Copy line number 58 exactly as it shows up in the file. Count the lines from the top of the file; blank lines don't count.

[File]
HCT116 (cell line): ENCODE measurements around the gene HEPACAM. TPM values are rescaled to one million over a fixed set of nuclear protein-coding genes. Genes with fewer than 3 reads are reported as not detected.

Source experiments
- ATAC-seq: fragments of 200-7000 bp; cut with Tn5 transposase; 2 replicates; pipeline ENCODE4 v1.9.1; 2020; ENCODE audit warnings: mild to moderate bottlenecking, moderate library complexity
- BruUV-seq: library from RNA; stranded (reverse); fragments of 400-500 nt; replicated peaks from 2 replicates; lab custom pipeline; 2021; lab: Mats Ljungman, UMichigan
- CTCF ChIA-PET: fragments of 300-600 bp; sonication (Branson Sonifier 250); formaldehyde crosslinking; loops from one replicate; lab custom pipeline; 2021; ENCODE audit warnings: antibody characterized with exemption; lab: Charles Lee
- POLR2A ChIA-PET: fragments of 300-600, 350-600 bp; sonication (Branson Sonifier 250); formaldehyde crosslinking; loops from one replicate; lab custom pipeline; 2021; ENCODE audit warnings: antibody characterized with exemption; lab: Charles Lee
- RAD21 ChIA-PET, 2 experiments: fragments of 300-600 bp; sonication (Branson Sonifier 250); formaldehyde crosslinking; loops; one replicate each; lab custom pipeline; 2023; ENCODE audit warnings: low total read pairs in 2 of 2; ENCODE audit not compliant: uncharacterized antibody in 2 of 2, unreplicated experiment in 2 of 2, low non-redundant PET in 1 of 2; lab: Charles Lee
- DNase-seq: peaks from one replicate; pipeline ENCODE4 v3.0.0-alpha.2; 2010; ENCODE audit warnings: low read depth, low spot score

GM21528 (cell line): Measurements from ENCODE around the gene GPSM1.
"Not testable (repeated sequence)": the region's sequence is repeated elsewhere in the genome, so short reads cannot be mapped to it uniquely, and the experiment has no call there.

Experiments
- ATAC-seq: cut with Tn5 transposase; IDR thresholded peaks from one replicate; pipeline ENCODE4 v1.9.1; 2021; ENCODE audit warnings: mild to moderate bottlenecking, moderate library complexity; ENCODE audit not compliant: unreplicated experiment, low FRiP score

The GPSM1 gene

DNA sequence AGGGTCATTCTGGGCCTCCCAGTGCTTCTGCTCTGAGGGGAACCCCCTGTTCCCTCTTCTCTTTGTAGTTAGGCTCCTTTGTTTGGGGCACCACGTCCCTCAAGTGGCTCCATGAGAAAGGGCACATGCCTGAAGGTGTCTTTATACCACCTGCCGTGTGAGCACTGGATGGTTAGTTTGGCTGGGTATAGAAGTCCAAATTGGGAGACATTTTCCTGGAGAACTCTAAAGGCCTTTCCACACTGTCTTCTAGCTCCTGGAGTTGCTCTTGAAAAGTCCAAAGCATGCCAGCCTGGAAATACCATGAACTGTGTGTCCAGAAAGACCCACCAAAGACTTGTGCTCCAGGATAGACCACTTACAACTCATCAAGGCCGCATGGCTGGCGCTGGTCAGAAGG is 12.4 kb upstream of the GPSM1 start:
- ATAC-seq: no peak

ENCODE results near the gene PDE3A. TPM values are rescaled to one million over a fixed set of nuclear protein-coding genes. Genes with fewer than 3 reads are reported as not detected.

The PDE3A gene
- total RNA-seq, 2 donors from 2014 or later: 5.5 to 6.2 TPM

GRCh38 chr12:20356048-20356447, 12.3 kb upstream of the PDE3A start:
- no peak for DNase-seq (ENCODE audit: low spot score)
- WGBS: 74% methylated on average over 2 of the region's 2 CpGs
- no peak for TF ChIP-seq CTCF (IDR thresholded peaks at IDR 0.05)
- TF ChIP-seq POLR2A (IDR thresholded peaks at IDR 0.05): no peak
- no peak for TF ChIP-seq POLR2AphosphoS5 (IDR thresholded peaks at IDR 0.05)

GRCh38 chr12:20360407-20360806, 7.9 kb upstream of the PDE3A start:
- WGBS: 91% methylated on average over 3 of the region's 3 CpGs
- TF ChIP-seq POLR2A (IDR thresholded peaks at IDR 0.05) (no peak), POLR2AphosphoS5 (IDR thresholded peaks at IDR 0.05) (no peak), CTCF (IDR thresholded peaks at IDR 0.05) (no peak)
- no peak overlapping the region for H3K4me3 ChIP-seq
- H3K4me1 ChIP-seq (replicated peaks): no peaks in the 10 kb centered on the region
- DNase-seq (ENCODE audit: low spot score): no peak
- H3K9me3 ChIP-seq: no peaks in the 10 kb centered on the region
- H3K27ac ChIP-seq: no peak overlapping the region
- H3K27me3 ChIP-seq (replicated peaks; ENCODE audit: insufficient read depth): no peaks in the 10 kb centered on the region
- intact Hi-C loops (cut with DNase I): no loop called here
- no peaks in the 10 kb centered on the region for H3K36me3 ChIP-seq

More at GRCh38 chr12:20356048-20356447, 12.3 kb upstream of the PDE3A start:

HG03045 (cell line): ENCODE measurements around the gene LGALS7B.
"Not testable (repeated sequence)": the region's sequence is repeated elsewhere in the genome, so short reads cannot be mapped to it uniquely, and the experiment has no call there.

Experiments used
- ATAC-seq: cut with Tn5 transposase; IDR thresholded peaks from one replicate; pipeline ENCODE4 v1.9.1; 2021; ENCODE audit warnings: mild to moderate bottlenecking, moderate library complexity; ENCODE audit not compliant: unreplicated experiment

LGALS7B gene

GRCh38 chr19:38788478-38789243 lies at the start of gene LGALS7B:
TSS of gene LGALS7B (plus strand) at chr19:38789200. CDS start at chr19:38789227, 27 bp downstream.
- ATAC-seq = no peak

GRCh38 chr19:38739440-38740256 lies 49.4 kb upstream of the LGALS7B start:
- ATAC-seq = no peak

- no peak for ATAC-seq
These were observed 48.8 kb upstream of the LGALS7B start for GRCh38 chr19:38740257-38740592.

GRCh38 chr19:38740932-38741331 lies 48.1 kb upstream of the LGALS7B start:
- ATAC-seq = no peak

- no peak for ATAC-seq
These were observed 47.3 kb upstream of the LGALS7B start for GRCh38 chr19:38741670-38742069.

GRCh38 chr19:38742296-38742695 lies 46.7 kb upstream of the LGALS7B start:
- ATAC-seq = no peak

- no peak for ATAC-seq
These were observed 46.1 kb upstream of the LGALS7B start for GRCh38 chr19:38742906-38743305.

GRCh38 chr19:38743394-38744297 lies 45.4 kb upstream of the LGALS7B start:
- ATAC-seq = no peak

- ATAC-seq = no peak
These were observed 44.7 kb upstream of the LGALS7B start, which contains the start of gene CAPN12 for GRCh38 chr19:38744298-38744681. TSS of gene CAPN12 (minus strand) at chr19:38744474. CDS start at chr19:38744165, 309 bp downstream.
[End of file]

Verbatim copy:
- ATAC-seq = no peak